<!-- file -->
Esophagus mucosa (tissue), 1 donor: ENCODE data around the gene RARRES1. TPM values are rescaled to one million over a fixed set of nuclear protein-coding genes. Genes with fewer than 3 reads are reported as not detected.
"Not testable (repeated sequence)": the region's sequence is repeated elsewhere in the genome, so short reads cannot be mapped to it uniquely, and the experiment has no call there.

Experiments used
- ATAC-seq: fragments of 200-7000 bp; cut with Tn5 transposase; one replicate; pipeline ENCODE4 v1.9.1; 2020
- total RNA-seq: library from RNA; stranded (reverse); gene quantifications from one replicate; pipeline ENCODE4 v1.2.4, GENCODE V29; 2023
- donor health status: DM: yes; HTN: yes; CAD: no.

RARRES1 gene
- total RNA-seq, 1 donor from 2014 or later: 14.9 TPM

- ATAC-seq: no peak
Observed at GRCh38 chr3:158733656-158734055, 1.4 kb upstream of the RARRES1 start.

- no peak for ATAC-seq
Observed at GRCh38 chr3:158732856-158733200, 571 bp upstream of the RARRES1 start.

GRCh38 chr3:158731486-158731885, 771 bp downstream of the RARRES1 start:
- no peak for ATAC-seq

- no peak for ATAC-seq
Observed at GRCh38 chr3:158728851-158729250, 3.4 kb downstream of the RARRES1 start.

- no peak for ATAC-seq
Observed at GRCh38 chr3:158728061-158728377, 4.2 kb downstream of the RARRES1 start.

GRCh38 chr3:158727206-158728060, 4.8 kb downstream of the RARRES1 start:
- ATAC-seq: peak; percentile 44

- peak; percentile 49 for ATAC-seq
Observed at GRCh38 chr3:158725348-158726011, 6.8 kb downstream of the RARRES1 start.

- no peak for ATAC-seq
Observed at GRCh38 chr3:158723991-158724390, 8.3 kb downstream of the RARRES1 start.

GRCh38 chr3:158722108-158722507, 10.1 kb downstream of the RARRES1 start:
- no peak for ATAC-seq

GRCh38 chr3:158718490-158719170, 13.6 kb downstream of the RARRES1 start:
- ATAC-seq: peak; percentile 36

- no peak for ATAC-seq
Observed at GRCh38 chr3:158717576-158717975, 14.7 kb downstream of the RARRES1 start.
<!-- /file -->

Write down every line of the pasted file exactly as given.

Esophagus mucosa (tissue), 1 donor: ENCODE data around the gene RARRES1. TPM values are rescaled to one million over a fixed set of nuclear protein-coding genes. Genes with fewer than 3 reads are reported as not detected.
"Not testable (repeated sequence)": the region's sequence is repeated elsewhere in the genome, so short reads cannot be mapped to it uniquely, and the experiment has no call there.

Experiments used
- ATAC-seq: fragments of 200-7000 bp; cut with Tn5 transposase; one replicate; pipeline ENCODE4 v1.9.1; 2020
- total RNA-seq: library from RNA; stranded (reverse); gene quantifications from one replicate; pipeline ENCODE4 v1.2.4, GENCODE V29; 2023
- donor health status: DM: yes; HTN: yes; CAD: no.

RARRES1 gene
- total RNA-seq, 1 donor from 2014 or later: 14.9 TPM

- ATAC-seq: no peak
Observed at GRCh38 chr3:158733656-158734055, 1.4 kb upstream of the RARRES1 start.

- no peak for ATAC-seq
Observed at GRCh38 chr3:158732856-158733200, 571 bp upstream of the RARRES1 start.

GRCh38 chr3:158731486-158731885, 771 bp downstream of the RARRES1 start:
- no peak for ATAC-seq

- no peak for ATAC-seq
Observed at GRCh38 chr3:158728851-158729250, 3.4 kb downstream of the RARRES1 start.

- no peak for ATAC-seq
Observed at GRCh38 chr3:158728061-158728377, 4.2 kb downstream of the RARRES1 start.

GRCh38 chr3:158727206-158728060, 4.8 kb downstream of the RARRES1 start:
- ATAC-seq: peak; percentile 44

- peak; percentile 49 for ATAC-seq
Observed at GRCh38 chr3:158725348-158726011, 6.8 kb downstream of the RARRES1 start.

- no peak for ATAC-seq
Observed at GRCh38 chr3:158723991-158724390, 8.3 kb downstream of the RARRES1 start.

GRCh38 chr3:158722108-158722507, 10.1 kb downstream of the RARRES1 start:
- no peak for ATAC-seq

GRCh38 chr3:158718490-158719170, 13.6 kb downstream of the RARRES1 start:
- ATAC-seq: peak; percentile 36

- no peak for ATAC-seq
Observed at GRCh38 chr3:158717576-158717975, 14.7 kb downstream of the RARRES1 start.